Senators who head head key committees laid the blame on Russia.
In a joint statement on August 1, Senator Jim Risch (Republican-Idaho), chairman of the Foreign Relations Committee, and Senator Jim Inhofe (Republican-Oklahoma), chairman of the Armed Services Committee, said the treaty will end because of "Russia's deliberate violation" of its requirements.
Eighty-eight-year-old former Soviet leader Gorbachev told Russia's Interfax news agency in an interview published on August 1 that Washington's decision to withdraw from the INF Treaty was "making global politics unpredictable and its development chaotic."
He urged both parties to "concentrate on preserving the New START treaty as the last pillar of global strategic security" but added that "judging by statements by U.S. administration officials, its future is uncertain."
President Donald Trump on February 1 announced the U.S. plan to withdraw from the INF Treaty, saying it would suspend its obligations the following day and inform Russia that it would effectively withdraw from the accord in six months' time -- on August 2.
In backing up its decision, the White House said it was "restoring accountability to arms control" and that "six years of diplomacy and more than 30 meetings have failed to convince Russia to return to compliance with the INF Treaty. Enough is enough."
Trump has called for involving another major nuclear power, China, in future negotiations on nuclear weapons.
Russia announced in March that President Vladimir Putin had signed a decree suspending Moscow's implementation of the treaty, kicking off that country's months-long wind-down.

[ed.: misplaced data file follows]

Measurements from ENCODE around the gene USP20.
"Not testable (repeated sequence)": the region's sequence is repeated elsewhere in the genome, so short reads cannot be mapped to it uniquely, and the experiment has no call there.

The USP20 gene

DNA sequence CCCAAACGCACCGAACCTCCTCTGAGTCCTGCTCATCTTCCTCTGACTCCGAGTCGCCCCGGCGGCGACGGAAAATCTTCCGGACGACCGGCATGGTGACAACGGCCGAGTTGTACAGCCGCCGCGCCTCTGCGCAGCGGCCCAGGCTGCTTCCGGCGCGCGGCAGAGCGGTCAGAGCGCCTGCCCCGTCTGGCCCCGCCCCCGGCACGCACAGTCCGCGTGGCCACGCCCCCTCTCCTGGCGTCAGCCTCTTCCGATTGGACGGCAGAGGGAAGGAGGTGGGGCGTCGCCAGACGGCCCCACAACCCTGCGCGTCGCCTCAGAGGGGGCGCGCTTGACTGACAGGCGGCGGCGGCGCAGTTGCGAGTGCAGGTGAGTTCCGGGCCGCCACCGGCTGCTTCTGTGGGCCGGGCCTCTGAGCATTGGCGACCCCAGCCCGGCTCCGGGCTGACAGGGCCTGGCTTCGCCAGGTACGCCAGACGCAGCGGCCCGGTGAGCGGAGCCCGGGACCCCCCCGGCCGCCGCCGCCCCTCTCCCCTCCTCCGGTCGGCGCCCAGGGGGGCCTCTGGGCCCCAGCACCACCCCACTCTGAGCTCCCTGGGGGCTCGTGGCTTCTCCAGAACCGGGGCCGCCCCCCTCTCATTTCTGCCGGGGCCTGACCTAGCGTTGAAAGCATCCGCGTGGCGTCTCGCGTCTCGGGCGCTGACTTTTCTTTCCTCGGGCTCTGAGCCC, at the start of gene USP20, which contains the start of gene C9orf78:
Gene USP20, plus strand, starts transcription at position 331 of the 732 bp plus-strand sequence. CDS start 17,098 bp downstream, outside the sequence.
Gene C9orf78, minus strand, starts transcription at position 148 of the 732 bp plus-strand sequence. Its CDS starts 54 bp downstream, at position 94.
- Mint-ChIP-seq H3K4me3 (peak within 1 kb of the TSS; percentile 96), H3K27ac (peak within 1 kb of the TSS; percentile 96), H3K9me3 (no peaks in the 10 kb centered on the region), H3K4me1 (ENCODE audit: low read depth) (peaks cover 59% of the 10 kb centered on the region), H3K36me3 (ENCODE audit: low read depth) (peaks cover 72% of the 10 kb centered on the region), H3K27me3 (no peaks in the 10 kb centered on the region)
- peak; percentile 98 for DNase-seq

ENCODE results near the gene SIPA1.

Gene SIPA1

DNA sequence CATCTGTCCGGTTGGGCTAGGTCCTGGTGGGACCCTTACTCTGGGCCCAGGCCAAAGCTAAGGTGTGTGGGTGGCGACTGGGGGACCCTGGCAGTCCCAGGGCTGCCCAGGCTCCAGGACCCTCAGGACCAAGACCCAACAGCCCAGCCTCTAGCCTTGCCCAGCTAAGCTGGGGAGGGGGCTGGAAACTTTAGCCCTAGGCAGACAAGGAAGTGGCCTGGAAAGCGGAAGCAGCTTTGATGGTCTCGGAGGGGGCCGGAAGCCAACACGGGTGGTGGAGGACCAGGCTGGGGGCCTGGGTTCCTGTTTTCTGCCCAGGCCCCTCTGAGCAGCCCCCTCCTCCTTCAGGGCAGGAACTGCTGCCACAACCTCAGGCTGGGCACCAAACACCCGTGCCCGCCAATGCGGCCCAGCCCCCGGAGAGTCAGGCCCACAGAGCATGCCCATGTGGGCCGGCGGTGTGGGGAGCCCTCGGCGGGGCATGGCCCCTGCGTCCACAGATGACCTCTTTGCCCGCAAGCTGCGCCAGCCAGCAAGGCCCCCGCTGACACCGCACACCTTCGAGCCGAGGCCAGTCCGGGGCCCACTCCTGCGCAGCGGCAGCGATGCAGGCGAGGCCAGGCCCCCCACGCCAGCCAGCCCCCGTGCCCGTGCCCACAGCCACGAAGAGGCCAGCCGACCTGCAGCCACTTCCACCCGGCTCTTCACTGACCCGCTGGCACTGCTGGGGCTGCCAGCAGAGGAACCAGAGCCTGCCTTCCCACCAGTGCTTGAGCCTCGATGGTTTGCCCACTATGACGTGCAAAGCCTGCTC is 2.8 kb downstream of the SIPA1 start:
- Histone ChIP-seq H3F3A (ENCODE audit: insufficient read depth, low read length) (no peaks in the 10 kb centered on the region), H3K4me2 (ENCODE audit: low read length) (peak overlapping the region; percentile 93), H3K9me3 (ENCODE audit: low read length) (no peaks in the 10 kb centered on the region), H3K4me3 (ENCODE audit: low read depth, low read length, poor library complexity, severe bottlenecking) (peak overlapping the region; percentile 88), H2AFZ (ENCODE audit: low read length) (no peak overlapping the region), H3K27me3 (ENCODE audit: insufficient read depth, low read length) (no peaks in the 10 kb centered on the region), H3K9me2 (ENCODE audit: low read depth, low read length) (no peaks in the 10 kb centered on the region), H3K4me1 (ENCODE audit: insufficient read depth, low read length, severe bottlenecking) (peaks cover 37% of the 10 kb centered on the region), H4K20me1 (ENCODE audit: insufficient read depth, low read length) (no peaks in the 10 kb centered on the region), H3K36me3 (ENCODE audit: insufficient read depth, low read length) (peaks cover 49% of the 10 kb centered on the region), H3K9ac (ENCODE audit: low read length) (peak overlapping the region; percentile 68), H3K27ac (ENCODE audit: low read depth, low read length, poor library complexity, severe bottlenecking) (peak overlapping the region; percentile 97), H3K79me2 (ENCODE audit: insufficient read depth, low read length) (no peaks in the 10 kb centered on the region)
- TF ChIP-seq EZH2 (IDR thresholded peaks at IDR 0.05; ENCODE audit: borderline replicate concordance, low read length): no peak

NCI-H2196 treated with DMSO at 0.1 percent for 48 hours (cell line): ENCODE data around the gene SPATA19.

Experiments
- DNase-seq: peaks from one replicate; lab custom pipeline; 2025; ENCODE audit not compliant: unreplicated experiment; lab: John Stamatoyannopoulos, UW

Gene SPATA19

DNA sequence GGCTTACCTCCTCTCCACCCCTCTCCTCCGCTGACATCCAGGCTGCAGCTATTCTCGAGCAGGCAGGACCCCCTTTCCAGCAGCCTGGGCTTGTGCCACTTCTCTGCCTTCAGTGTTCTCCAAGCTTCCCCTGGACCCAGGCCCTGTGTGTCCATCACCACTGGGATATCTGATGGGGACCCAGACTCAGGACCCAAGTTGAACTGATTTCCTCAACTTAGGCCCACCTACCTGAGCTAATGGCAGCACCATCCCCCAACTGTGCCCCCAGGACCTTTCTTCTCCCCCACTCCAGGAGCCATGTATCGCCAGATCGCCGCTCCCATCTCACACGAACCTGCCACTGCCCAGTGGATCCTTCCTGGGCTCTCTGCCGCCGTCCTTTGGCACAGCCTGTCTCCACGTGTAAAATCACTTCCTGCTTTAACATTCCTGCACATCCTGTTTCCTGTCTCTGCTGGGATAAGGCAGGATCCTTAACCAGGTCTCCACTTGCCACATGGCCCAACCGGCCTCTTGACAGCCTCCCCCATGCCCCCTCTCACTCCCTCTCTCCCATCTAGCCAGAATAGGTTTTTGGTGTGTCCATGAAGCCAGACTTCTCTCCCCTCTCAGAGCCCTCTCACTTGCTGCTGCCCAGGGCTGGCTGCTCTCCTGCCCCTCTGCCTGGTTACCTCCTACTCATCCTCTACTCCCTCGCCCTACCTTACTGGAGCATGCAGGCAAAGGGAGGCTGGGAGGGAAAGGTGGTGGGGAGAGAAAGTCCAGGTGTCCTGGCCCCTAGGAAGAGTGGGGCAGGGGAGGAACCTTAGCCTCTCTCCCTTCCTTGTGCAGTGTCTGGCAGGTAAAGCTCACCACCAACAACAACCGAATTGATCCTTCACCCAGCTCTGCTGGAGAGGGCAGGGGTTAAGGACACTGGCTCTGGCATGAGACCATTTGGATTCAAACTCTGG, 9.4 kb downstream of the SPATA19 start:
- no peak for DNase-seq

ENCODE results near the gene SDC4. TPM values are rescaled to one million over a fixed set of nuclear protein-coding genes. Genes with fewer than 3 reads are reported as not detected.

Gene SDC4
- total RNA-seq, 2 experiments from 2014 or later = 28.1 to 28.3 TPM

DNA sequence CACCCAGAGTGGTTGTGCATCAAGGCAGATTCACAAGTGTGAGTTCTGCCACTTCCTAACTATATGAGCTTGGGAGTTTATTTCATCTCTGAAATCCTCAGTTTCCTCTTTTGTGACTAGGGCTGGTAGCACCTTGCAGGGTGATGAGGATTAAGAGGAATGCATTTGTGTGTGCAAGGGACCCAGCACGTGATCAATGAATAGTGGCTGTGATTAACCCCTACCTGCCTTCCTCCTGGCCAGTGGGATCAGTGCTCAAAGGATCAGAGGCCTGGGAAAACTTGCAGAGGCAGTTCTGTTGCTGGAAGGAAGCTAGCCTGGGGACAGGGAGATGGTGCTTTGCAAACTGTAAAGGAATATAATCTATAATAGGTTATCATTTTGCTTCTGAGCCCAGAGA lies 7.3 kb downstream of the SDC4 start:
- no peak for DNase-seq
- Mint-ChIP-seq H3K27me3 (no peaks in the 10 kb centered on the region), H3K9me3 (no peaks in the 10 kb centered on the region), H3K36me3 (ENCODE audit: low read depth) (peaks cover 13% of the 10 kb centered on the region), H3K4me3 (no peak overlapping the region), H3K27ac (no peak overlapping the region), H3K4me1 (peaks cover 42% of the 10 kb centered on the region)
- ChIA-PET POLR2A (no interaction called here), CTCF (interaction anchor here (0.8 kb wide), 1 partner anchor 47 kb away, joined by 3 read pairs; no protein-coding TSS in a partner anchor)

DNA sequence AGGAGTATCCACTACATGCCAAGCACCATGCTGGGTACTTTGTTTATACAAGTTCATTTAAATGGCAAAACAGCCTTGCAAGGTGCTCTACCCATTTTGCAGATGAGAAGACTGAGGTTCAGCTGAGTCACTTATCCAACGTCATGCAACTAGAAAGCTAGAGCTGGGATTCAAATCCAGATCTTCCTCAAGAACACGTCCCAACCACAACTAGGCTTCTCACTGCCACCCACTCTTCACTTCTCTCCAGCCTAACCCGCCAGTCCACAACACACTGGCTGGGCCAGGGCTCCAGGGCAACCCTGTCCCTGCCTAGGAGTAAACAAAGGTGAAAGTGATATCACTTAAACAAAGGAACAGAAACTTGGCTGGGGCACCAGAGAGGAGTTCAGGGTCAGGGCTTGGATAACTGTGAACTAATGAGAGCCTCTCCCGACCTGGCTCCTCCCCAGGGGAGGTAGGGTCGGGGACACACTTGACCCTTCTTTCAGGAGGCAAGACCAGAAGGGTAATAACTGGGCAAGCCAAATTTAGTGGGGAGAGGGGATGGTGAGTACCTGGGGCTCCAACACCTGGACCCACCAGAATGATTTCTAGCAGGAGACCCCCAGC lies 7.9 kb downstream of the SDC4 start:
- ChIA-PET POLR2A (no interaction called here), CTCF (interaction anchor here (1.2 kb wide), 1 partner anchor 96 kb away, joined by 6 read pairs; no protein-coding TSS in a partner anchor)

Russian Foreign Ministry spokeswoman Maria Zakharova also accused U.S. officials on August 1 of eschewing efforts to "find common ground for discussing" issues related to the INF Treaty.
She said Washington had waged "an aggressive information campaign in the United States that turned everything upside-down and almost blamed Russia for being the first one to withdraw from the treaty," according to TASS.
Moscow will issue an INF-related statement on August 2, Zakharova said.
On August 1, German Foreign Minister Heiko Maas laid the blame for the end of the INF on Russia, saying it "has not done what was necessary to save the treaty."
He said the end of the INF spelled the loss of some European security and increased "challenges," and echoed the call for the preservation of New START as a "remaining pillar" of international arms control.
"Without the INF Treaty, as well as the soon expiring New START, there would be no legally-binding, verifiable limits on the world's two largest nuclear arsenals for the first time in nearly half a century," the Arms Control Association (ACA), a Washington-based nonprofit that promotes public understanding and effective arms control policies, quoted the chairman of its board of directors, Thomas Countryman, as saying on the eve of the INF collapse.
The INF Treaty's demise comes as the international community is grappling with how to respond to a mounting arsenal of nuclear weapons in North Korea, and amid efforts by several world powers to save a landmark deal to curb Iran's nuclear program that the United States abandoned last year.